When entering into a business arrangement where revenues are shared between two or more persons, it is necessary to consider whether those parties have become partners either for state law or tax purposes. No express intent is required to form a general partnership or joint venture; the Delaware partnership statute defines a partnership as two persons who associate to carry on a business for profit, “whether or not the persons intend to form a partnership.” Parties do not have to file a certificate with a secretary of state or enter into a written agreement to form a partnership, and consequently neither is necessary for a court to find the existence of a partnership.
Certainly not all business arrangements where there is some sharing of revenue or profit are partnerships. Leases, loans and many other types of transactions often have economic terms providing for some level of sharing in profits. Such transactions, however, should include language expressly disclaiming the partnership relationship, because the consequences of being deemed a partner can be unexpected and significant. Partners have apparent authority in the eyes of third parties to bind each other to contracts, and each partner is individually liable for the obligations of the partnership arising from such contracts, intended or not.
Even if an arrangement is not a partnership for state law purposes, it may still be a partnership for tax purposes. The tax world uses terms identical to those used non-tax areas of law, but these terms do not always have the same meaning. For federal income tax purposes, there is no single or express definition of a partnership. The Internal Revenue Code defines a partnership to “include” various types of organizations (e.g., a syndicate, group, pool, joint venture or other unincorporated organization) and the Treasury Regulations include as a partnership a joint venture or other contractual arrangement if the parties “carry on a trade, business, financial operation or venture” and “divide the profits.” This could include co-ownership of property where services are provided to the occupant.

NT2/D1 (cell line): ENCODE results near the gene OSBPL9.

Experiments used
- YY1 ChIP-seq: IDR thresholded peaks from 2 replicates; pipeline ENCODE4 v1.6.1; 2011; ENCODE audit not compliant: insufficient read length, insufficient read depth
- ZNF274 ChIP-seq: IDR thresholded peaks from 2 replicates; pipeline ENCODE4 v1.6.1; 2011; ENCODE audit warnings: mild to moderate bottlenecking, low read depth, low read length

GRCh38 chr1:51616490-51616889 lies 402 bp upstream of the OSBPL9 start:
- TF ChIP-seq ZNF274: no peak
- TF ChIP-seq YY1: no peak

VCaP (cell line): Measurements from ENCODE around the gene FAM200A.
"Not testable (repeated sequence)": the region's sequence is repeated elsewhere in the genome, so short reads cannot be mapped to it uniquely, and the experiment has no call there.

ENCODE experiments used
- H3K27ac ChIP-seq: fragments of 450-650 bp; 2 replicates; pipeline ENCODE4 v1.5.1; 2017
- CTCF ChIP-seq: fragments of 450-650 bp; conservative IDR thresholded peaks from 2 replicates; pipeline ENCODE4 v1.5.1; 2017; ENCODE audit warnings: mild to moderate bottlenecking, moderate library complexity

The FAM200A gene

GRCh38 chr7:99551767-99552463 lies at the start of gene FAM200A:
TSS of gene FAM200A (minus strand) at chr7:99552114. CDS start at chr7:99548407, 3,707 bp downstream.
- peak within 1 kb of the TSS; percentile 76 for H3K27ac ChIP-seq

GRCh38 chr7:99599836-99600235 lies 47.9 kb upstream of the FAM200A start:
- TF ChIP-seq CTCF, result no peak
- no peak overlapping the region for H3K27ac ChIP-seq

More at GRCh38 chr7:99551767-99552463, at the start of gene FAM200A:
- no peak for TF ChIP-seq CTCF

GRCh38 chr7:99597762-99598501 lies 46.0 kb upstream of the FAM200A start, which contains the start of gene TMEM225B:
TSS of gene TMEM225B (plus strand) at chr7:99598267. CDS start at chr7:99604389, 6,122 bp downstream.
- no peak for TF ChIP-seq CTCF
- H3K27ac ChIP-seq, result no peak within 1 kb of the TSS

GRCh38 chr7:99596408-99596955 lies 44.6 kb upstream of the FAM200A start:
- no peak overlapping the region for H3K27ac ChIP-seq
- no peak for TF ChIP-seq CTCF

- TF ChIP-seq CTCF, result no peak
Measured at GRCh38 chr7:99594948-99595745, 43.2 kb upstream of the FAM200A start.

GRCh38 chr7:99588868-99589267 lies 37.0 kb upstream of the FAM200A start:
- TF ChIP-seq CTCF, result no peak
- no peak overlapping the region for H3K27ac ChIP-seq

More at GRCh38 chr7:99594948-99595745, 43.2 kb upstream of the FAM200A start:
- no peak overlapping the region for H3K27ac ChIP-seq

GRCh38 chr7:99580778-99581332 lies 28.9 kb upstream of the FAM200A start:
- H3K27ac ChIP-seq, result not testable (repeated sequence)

If an arrangement is deemed a partnership by the IRS (which usually occurs long after the parties enter into the deal), then a portion of the tax code would apply that the parties never intend to be effective. Subchapter K of the Internal Revenue Code could change how income and loss from a transaction are allocated, require specific and different methods of accounting for a transaction, and generally have quite surprising and different results from those desired by, and probably recorded by, the parties.